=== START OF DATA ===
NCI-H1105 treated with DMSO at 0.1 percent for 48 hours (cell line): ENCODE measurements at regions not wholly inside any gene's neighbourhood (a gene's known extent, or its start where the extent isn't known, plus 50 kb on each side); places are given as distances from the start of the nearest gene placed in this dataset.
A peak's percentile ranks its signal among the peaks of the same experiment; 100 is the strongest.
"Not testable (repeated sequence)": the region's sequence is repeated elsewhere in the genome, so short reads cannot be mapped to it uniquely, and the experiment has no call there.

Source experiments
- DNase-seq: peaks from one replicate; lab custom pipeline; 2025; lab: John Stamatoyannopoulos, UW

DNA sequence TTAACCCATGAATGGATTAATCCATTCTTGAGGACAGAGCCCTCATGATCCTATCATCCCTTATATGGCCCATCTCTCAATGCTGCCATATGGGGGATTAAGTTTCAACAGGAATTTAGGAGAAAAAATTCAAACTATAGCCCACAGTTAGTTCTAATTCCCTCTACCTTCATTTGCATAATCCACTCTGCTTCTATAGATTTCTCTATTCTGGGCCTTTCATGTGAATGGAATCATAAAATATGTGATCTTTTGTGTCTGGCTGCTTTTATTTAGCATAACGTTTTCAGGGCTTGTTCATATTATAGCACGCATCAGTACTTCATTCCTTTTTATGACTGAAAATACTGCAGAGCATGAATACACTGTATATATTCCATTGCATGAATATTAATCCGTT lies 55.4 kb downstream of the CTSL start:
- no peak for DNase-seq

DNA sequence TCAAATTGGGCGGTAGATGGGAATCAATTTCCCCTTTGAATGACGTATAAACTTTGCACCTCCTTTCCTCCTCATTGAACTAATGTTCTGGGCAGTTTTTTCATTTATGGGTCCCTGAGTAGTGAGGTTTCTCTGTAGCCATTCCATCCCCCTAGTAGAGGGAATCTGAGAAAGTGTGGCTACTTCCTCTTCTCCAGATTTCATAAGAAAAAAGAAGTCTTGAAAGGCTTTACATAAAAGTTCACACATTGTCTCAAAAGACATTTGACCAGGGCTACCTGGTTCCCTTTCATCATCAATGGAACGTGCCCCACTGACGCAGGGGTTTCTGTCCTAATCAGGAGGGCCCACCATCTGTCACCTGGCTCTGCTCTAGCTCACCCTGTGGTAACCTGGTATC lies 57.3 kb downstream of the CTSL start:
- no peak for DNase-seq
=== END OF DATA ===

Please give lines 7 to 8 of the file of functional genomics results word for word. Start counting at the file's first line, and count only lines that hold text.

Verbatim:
- no peak for DNase-seq

DNA sequence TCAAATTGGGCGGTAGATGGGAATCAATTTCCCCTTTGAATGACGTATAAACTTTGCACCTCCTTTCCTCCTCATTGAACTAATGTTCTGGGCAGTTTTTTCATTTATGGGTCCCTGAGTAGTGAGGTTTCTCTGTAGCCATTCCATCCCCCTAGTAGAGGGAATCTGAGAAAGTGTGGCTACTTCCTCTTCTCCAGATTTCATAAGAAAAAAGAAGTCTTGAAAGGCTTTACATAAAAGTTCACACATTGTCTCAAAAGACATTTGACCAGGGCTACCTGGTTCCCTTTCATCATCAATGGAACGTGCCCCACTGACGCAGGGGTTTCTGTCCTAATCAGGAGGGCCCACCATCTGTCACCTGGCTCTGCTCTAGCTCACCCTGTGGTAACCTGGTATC lies 57.3 kb downstream of the CTSL start: